Guest:  Dr. Burton Lee.  Topics: Space entrepreneurship and venture capital investment.  You are invited to comment, ask questions, and discuss the Space Show program/guest(s) on the Space Show blog, https://thespaceshow.wordpress.com. Comments, questions, and any discussion must be relevant and applicable to Space Show programming. Transcripts of Space Show programs are not permitted without prior written consent from The Space Show (even if for personal use) & are a violation of the Space Show copyright. We welcomed Dr. Burton Lee back to the program to discuss venture capital and space entrepreneurship.  Dr. Lee made a presentation about this subject at the NewSpace Conference Boot Camp and is sharing this information with us at this time.  His Power Point presentation, “Space Entrepreneurship & Silicon Valley Venture Finance Trends in 2012,” has been uploaded to The Space Show blog.  During our 90 minute discussion without a break, Dr. Lee took us through the Power Point slides as we discussed important issues, trends, and suggestions pertaining to space entrepreneurship and getting it financed in the VC community.  I suggest you go through the slides with us during our discussion.  Some important take aways to consider include the need to stress business characteristics, not space related characteristics.  In fact, he advised against being a space advocate in pitches, presentations, and business meetings. Also, Dr. Lee suggested getting real business experience with a non-space organization or start-up as it is the real business experience that matters, not space science, space engineering, or anything like that.  He advised to really do your homework as to your markets, business planning, financing, etc.  Later, he talked about “hot” books in the Valley which are a must read for the space entrepreneur.  These are detailed in some of his later slides. Both Dr. Lee and I suggest you read these books.  We talked about new funding methods including Kickstarter and the possibility of equity crowd source funding down the road.  We also went over important trends that adversely impact the potential opportunities for the space ventures.  For example, software is far better and more lucrative than hardware.  The apps and related business are Valley favorites.  We spent lots of time discussing and understanding these trends and seeing where space could possibly fit in but another take away was that space projects face fierce overall competition for funding from ventures with lower risk, larger markets, rapid exit strategies, and the potential for virality.  This is an important discussion and I hope all of you listening to it will do so with an open mind. Dr. Lee has the experience, the position, and the knowledge on these subjects and what he had to say is something we have to know, even if we are simply space advocates and enthusiasts and not an actual space entrepreneur.  For those of us that are space entrepreneurs, Dr. Lee’s discussion is crucial to success – IMHO!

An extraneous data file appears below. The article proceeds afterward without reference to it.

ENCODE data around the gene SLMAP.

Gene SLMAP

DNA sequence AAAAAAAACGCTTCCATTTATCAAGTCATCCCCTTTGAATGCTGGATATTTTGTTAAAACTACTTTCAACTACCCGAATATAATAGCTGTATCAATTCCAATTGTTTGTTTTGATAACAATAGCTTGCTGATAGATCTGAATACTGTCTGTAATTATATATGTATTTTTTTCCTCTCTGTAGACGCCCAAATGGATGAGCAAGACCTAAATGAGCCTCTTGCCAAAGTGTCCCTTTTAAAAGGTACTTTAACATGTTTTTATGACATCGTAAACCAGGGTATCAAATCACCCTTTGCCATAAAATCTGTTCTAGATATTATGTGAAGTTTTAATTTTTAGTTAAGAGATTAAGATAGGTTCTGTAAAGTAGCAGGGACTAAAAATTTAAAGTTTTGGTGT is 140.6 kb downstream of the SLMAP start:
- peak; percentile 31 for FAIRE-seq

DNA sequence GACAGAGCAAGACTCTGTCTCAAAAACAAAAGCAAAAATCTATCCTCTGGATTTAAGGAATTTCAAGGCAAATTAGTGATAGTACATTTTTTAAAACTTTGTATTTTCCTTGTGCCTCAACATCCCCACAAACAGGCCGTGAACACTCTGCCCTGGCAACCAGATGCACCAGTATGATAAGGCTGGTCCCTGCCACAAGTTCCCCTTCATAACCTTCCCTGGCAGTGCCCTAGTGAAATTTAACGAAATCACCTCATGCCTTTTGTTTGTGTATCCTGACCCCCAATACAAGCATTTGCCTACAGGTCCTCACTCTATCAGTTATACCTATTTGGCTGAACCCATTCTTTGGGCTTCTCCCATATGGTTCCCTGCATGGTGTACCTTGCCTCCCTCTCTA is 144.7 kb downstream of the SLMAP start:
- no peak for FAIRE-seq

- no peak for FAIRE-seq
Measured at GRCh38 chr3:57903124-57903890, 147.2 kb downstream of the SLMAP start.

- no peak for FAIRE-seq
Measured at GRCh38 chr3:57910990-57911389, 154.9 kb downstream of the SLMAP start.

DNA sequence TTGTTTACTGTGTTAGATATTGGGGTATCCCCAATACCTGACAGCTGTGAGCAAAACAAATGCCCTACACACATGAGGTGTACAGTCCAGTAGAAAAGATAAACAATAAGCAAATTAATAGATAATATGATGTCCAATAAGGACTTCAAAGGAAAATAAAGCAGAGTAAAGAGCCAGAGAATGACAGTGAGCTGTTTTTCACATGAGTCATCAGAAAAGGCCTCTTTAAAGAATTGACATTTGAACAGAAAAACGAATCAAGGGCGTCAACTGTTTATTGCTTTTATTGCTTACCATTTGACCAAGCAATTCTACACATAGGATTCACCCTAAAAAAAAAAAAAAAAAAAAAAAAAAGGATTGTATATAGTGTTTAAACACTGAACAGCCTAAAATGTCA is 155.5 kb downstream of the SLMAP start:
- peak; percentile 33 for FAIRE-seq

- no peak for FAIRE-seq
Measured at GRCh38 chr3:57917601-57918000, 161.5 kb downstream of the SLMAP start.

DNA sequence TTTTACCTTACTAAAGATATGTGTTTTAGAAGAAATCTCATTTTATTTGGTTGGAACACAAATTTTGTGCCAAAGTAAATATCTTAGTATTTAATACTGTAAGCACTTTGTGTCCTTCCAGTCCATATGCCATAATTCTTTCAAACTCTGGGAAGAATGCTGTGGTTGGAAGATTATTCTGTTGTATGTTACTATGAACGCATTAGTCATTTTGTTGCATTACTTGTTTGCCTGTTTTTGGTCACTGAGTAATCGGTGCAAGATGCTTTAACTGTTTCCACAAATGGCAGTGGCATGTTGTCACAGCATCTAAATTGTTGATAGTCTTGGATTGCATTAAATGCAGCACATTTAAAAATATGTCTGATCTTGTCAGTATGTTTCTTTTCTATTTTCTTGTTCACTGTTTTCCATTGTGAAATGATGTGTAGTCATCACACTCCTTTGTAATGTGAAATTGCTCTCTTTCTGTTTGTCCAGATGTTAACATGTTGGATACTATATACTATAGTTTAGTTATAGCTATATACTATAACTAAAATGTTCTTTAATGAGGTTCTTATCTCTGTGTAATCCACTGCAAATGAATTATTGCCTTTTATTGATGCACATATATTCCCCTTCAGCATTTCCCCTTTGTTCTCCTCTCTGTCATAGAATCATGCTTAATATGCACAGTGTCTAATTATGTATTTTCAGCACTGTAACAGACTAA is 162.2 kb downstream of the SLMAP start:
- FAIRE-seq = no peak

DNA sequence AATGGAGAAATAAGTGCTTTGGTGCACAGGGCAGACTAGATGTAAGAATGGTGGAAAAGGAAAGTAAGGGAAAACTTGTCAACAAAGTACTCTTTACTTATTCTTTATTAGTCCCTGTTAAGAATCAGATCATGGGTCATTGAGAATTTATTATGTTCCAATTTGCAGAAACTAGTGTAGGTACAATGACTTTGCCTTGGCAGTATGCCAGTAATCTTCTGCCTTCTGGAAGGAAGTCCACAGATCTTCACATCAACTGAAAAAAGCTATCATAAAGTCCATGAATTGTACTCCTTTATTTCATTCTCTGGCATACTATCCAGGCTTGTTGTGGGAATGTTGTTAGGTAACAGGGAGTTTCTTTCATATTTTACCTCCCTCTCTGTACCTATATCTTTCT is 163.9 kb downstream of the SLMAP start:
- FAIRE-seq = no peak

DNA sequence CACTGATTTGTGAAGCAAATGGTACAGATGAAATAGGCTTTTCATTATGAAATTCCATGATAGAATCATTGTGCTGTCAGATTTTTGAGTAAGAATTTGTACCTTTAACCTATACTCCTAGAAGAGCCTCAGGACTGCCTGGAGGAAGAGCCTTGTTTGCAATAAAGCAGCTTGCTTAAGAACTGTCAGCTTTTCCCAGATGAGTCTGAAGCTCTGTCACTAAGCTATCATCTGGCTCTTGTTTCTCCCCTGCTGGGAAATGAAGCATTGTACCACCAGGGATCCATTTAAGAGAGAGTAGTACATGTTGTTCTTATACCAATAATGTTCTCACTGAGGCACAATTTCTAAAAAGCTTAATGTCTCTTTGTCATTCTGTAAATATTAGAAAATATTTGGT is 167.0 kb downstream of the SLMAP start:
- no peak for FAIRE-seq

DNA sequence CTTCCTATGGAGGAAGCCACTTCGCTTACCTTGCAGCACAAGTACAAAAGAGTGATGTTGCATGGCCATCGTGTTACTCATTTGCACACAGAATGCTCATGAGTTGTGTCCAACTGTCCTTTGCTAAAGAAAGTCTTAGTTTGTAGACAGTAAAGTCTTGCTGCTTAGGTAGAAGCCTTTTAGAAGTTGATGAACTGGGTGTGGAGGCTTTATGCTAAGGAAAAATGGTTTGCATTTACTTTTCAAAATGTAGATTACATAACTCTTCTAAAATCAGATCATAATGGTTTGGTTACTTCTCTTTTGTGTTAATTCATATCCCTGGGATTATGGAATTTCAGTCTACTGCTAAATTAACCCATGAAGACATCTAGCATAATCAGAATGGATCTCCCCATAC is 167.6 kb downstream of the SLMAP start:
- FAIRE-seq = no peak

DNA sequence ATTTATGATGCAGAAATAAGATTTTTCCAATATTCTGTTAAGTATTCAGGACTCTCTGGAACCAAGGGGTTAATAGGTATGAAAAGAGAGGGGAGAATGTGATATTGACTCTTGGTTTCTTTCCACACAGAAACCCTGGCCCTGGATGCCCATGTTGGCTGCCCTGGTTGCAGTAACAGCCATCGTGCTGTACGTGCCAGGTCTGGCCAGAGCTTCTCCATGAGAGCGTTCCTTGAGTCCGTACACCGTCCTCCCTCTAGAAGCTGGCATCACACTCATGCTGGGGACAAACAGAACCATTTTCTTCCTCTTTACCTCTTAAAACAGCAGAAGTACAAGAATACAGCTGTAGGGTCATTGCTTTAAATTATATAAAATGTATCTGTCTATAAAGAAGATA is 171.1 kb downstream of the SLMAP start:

Please post your comments/questions on The Space Show blog to benefit us all.  If you want to email Dr. Lee, note that his email address is provided on the title page of his Power Point.  If you do email him with a question, please copy me as I would like to continue learning and sharing in the knowledge Dr. Lee offers to us all.  Thank you.